Construction officially begins on the Alaska Highway. When the Army Corps of Engineers comes to the Northwest, Alaska's population is 60,000. The neighboring Canadian territories are much more sparsely populated.
Twelve men drown when their makeshift ferry is overcome in a sudden storm on Charlie Lake in British Columbia.
After nearly two months of work in difficult terrain, the Army Corps of Engineers has completed only 95 miles of the Alaska Highway.
Japan bombs Dutch Harbor in the Aleutian Islands, killing more than 100 Americans. Within less than a week, the Japanese invade the Aleutian Islands of Attu and Kiska. They will occupy the islands for nearly a year. Aleuts taken prisoner will be held in Japanese camps for the duration of the war.
The Army Corps of Engineers speeds its progress in the month of June, building 265 miles of the Alaska Highway.
During this month, aided by the good working conditions, the Army Corps of Engineers picks up the pace, and builds 400 more miles of highway.
An article in Time magazine heralds the construction underway in Alaska and brings the project to the attention of Americans.
At 4 p.m., the Army Corps of Engineers closes the final gap on the pioneer road that laid the foundation for the Alaska Highway. Civilian contractors managed by the Public Roads Administration continue their work on the more substantial highway.
The Alaska Highway is officially opened to military traffic as the first truck makes the trek from Whitehorse to Fairbanks. A ceremony at Soldiers Summit is part of a wartime propaganda effort. In reality, work on the road will continue.
The Japanese, weakened by the turning tide of war in the Pacific, evacuate the Aleutians.
Over the course of World War II, the United States has invested nearly $2 billion in Alaska. During this time, railroads, airfields and roads have been modernized. The military presence in Alaska is increased dramatically, and by 1950 the civilian population of Alaska will reach 128,643, up from 72,524 in 1940.
After the war, Alaskan residents begin a campaign for statehood. A referendum passes, with 9,630 Alaskans voting for statehood and 6,822 against.
The United States transfers control over the Canadian portion of the Alaska Highway to Canada. In order to reduce future American claims to the Highway, the Canadian government repays the U.S. for the cost of the Canadian portions of the construction.
Congress begins hearings on the Alaska statehood bill. However, the Korean War interrupts the legislative process, and the statehood bill will be forced to the back burner until 1955.
The Alaska Highway is opened for public transportation on a limited basis, with checkpoints and convoys used to ensure safe travel along the still-rough road.
Television makes its debut in Alaska; broadcasters send out the first TV signal from Anchorage.
The Alaska legislature holds a constitutional convention and drafts a constitution in its push for statehood.
Alaskans ratify the state constitution, and one representative and two senators are sent to the U.S. Congress. The first U.S. senators from Alaska are former territorial governor Ernest Gruening and William A. Egan, the president of the Constitutional Convention. Alaskans send Ralph J. Rivers, a former territorial attorney general, as their U.S. representative. The Congressional delegation still cannot vote, but the group lobbies in Washington, D.C. to secure statehood.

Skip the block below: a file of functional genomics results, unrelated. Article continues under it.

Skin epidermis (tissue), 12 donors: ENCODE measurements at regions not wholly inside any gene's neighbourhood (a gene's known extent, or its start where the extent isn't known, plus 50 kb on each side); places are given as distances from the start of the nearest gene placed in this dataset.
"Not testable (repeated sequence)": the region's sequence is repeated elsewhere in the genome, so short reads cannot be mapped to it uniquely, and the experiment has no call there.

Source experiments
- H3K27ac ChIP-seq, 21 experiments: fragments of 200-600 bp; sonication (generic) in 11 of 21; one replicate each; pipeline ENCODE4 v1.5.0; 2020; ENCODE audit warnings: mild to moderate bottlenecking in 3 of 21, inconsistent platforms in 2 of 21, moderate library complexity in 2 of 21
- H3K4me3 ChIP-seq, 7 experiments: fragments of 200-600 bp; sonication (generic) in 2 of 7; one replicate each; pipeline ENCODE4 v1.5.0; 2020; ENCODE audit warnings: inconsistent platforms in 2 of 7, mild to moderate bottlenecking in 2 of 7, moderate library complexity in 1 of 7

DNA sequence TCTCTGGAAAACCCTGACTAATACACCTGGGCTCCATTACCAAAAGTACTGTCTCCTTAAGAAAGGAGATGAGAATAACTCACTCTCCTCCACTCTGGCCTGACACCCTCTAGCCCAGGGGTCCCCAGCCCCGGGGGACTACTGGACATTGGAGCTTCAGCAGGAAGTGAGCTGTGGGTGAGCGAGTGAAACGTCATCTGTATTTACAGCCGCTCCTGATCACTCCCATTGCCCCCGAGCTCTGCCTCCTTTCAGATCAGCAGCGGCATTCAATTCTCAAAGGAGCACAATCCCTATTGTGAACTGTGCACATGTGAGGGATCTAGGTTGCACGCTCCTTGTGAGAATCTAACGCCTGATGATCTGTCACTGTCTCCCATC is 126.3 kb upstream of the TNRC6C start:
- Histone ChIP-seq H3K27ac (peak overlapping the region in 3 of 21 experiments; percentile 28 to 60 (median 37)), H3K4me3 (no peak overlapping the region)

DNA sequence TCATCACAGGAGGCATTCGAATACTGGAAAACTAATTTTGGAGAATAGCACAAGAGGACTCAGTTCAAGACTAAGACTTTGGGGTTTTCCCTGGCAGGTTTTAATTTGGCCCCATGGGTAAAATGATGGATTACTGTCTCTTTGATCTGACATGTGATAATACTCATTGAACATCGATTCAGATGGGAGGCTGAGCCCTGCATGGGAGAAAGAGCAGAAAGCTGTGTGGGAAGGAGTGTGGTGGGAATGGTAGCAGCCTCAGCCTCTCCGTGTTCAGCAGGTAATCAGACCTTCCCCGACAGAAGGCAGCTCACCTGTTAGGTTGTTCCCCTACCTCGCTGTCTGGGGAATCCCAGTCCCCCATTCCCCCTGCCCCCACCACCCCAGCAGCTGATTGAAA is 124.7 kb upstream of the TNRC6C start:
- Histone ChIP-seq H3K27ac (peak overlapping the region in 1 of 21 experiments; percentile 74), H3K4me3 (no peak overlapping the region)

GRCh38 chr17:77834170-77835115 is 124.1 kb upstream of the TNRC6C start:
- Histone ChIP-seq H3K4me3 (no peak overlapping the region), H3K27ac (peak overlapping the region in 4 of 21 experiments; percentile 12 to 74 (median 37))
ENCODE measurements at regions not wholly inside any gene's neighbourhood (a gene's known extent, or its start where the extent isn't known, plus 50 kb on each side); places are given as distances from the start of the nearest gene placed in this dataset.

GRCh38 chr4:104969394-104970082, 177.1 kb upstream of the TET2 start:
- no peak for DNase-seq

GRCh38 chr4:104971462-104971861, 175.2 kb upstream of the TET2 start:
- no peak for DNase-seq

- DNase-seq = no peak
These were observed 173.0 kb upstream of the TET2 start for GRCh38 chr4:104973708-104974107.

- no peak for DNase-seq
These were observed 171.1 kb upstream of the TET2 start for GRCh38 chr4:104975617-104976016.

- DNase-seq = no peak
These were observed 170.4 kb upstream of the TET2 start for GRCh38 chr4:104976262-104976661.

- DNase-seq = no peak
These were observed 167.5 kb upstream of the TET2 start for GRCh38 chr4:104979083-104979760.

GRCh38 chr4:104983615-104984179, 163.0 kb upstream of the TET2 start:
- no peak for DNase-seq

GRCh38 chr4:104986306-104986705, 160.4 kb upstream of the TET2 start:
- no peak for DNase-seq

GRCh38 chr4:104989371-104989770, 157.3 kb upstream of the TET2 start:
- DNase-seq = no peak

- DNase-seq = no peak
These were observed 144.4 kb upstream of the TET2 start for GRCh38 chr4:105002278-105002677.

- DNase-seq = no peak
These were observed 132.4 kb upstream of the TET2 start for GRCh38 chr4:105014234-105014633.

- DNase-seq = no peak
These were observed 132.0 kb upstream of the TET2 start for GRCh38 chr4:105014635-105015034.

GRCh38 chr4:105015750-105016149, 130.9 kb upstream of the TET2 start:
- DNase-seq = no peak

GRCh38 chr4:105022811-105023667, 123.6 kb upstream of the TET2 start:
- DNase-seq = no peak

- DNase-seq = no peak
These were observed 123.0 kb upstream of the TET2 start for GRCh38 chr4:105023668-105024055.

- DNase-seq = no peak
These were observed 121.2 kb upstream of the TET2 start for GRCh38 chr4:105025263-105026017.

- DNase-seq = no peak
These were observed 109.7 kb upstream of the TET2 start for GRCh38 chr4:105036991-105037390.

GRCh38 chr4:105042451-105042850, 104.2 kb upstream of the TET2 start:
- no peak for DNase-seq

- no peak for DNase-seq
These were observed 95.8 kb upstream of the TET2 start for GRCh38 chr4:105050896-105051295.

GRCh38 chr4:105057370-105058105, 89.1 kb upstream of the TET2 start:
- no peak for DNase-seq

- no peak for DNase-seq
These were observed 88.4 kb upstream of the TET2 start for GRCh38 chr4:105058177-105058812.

The U.S. House of Representatives passes the Alaska statehood bill.
The U.S. Senate passes the Alaska statehood bill. A week later, on July 7, President Dwight Eisenhower will sign the bill into law.
Alaskans head to the polls in a special election to affirm their wish for statehood. With heavy voter turnout, Alaskans approve of becoming a state by a six to one margin.
Alaska is officially proclaimed the 49th U.S. state. More than 25 percent of the state's land is titled to the Alaskan government.
Alaska's total population is approximately 648,000 people, of which Alaska Natives account for just over 15 percent. Each year, about 360,000 people make the trek across the Alaska Highway.
Alaska's total population has risen to approximately 710,000 people, of which Alaska Natives still account for about 15 percent. Hunreds of thousands of visitors visit the Alaska Highway each year.
The unusual life of David Vetter, who lived permanently inside a germ-free environment due to severe combined immunodeficiency.
"The Wizard of Menlo Park," Inventor Thomas Edison, built the first practical light bulb and revolutionized the world.
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The remarkable story of mid-19th century ingenuity and perseverance during the laying of the transatlantic telegraph cable between North America and Europe.
Postwar New York City and the global economic order told through the story of the World Trade Center.
It was the deadliest workplace accident in New York City’s history.
The staggering death tolls of the Civil War permanently altered the character of the republic and the psyche of the American people.